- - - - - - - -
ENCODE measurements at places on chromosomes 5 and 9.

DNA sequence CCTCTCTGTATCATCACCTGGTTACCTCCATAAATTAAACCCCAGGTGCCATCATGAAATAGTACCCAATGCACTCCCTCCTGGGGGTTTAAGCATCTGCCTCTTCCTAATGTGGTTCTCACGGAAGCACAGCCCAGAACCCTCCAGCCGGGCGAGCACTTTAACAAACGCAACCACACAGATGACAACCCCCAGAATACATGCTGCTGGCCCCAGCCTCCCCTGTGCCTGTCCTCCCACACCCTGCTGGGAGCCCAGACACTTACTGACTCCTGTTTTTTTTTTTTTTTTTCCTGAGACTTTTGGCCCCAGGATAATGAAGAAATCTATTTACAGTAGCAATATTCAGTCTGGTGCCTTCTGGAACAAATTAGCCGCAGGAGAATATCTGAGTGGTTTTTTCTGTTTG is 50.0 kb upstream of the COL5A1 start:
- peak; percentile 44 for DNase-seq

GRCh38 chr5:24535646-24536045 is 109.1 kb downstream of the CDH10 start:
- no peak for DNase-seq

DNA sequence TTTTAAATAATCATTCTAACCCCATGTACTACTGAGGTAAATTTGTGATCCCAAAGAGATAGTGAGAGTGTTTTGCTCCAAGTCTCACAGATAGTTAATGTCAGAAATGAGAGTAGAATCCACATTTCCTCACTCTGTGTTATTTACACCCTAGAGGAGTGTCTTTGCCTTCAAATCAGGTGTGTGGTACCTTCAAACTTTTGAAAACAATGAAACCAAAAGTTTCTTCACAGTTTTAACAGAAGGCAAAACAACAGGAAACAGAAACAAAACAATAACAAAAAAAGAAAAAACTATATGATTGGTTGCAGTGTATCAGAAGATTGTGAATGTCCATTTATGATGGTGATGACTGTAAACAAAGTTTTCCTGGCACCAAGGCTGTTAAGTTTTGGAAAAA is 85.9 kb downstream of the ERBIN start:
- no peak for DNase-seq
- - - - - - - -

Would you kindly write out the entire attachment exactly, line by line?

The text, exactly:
ENCODE measurements at places on chromosomes 5 and 9.

DNA sequence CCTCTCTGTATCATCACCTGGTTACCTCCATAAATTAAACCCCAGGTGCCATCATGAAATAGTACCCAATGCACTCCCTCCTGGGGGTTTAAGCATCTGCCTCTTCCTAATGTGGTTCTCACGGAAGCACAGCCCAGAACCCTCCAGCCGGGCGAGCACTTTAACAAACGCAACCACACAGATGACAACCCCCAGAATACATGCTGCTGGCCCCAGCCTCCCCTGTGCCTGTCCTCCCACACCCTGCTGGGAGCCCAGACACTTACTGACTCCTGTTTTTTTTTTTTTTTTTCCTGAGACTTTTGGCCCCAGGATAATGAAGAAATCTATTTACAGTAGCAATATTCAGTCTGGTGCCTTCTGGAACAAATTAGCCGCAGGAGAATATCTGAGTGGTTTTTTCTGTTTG is 50.0 kb upstream of the COL5A1 start:
- peak; percentile 44 for DNase-seq

GRCh38 chr5:24535646-24536045 is 109.1 kb downstream of the CDH10 start:
- no peak for DNase-seq

DNA sequence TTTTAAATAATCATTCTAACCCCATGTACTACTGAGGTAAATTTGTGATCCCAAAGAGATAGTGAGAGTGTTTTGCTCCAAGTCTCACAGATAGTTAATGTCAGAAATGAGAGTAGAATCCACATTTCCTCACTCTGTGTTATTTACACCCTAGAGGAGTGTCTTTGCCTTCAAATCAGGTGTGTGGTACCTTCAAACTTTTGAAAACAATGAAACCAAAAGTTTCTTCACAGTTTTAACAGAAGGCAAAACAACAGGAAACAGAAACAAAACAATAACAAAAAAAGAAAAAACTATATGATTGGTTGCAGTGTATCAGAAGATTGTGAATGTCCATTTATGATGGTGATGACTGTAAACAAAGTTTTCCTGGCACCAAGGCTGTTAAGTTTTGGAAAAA is 85.9 kb downstream of the ERBIN start:
- no peak for DNase-seq